The announcement, made in a preliminary Q3 financial filing to the SEC, brings the total number of sold ships from the global cruise company to 18.In the filing, Carnival Corp. CEO Arnold Donald said the action was being taken to make the company's fleet -- and company overall -- more efficient."We continue to take aggressive action to emerge a leaner, more efficient company," he said in the filing. "We are accelerating the exit of 18 less-efficient ships from our fleet. This will generate a 12 percent reduction in capacity and a structurally lower cost base, while retaining the most cash-generative assets in our portfolio."The filing did not say what ships would be sold, or from what cruise lines. Carnival Corp. owns nine cruise lines, including Carnival Cruise Line, Princess Cruises, Holland America Line, Cunard and Seabourn Cruise Line, as well as the international lines Costa Cruises, AIDA Cruises, P&O Cruises and P&O Cruises Australia.So far, ships that have been sold for scrap include several of Carnival Cruise Line's oldest ships -- its Fantasy-class, including Fantasy, Fascination, Imagination and Inspiration, along with Costa Victoria. (Cruise Critic is keeping a running tally.)The company also sold four Holland America ships (Maasdam, Veendam, Amsterdam and Rotterdam), three Costa ships (Costa Atlantica, Costa Mediterranea and Costa neoRomantica); two P&O Australia ships (Pacific Aria and Pacific Dawn) and P&O's Oceana. That leaves three, yet unnamed ships that will leave the Carnival Corporation fleet.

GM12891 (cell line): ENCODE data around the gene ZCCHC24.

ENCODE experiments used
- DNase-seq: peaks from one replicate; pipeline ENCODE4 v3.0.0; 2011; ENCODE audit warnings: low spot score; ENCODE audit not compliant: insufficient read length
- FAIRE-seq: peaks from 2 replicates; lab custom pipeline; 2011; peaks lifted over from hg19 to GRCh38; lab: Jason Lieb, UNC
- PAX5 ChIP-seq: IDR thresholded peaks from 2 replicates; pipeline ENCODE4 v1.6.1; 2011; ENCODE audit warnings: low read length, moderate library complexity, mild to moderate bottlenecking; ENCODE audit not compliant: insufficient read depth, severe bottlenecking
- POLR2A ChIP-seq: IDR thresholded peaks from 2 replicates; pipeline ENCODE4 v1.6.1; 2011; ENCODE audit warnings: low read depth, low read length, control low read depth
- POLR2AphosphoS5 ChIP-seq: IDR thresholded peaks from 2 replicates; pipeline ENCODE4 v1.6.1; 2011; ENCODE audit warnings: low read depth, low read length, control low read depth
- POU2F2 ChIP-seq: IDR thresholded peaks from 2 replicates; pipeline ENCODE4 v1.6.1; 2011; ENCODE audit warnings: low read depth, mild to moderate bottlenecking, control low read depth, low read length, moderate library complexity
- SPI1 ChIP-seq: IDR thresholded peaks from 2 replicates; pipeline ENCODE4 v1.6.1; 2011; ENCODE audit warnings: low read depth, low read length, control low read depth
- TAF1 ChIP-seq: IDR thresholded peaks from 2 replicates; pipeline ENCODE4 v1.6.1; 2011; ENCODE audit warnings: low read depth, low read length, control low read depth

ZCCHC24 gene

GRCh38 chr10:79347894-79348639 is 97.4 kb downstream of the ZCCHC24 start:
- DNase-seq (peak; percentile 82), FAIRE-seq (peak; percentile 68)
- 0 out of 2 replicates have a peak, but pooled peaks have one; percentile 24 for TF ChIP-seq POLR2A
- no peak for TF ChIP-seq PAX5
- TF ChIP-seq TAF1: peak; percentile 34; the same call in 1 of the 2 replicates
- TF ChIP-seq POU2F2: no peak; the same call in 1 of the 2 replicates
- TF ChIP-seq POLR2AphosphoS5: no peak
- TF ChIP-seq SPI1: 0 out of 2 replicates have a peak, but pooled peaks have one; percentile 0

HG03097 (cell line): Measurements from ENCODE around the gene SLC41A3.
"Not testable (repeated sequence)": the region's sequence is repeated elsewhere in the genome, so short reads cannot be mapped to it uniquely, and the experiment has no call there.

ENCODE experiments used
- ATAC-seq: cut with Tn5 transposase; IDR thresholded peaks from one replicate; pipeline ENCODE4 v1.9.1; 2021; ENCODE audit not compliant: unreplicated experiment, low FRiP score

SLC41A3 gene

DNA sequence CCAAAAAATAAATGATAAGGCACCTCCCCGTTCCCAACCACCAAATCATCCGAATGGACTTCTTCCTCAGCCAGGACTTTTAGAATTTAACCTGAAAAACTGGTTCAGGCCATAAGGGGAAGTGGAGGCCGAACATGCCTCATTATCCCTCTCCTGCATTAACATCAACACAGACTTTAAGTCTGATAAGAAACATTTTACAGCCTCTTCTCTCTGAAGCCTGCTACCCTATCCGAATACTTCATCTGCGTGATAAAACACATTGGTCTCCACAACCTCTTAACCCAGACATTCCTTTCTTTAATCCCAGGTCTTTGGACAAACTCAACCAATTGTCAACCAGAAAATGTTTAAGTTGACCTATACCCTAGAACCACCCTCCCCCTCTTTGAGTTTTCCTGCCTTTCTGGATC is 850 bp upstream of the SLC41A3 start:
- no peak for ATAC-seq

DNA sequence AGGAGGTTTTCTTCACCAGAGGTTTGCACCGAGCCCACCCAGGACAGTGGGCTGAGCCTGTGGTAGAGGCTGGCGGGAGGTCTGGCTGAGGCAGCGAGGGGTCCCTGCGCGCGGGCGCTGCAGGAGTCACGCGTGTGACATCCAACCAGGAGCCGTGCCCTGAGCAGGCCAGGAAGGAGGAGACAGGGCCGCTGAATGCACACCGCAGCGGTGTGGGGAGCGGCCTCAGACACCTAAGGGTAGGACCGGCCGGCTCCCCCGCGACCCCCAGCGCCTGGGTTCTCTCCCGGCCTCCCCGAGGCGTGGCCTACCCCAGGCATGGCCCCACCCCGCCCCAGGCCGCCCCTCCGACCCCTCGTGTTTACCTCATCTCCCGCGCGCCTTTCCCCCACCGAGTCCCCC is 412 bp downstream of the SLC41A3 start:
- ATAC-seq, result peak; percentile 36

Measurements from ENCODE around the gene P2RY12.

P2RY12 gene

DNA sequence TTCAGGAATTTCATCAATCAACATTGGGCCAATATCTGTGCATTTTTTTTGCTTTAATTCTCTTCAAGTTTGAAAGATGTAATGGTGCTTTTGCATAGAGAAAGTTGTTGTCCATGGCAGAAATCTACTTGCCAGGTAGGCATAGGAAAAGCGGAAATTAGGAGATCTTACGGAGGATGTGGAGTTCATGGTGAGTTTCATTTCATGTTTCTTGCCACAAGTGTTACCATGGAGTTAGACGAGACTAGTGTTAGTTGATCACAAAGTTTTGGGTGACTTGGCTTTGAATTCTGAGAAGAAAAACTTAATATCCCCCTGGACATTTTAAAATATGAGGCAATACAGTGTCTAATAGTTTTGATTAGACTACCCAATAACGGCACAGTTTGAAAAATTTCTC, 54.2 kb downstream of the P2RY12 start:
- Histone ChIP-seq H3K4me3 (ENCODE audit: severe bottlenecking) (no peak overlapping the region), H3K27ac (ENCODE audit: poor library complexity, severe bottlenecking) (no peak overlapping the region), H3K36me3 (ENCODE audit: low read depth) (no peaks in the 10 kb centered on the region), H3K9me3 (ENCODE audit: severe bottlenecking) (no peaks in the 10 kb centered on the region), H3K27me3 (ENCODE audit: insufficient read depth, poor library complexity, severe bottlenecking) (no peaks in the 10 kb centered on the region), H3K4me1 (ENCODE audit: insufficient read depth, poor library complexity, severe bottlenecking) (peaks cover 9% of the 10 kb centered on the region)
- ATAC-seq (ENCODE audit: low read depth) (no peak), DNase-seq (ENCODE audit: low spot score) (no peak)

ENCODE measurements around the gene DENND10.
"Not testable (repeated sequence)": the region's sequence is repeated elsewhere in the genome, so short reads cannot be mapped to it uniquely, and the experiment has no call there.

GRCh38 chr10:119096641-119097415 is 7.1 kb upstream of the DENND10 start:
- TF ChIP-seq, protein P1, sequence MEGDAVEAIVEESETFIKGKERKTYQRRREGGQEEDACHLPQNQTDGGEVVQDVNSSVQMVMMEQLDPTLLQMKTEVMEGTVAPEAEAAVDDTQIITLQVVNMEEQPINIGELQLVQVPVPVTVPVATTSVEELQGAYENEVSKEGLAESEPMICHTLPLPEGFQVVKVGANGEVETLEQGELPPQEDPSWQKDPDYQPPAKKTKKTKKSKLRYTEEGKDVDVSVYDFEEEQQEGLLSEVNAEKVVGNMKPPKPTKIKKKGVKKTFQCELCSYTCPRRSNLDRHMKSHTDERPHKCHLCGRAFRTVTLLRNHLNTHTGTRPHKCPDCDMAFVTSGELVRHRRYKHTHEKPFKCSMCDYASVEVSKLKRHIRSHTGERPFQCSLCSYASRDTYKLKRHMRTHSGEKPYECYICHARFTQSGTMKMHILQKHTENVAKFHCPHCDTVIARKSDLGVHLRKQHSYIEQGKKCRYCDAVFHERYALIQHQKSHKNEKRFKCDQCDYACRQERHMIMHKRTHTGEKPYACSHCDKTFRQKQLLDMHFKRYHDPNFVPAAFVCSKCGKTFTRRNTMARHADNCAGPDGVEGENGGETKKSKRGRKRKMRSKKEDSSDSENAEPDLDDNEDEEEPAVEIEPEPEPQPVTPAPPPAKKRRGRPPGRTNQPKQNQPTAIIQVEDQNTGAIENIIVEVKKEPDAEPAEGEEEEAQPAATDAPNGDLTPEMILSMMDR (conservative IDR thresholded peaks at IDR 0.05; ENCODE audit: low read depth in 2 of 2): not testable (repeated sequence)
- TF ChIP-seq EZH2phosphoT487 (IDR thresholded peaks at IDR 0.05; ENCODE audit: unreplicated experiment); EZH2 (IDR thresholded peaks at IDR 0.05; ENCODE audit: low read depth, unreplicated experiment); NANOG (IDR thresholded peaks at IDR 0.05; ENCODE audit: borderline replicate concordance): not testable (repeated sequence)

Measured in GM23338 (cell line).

Confidence is on the rise -- in Europe at least -- as dozens of river cruise ships ply the rivers and canals of Europe.
In fact, river cruises have been operating safely here since June -- and I was fortunate enough to be on one of the first, A-ROSA on the Douro.
(There has been just one COVID-19 outbreak, on a Croisi river cruise ship in Portugal at the end of its cruise, infecting two passengers and five crew members.)
However, all these lines have one thing in common -- they are all European. The huge fleets from U.S.-based cruise lines in Europe such as Viking, Uniworld and AmaWaterways are idle, except for one.
In cooperation with the German tour operator e-ho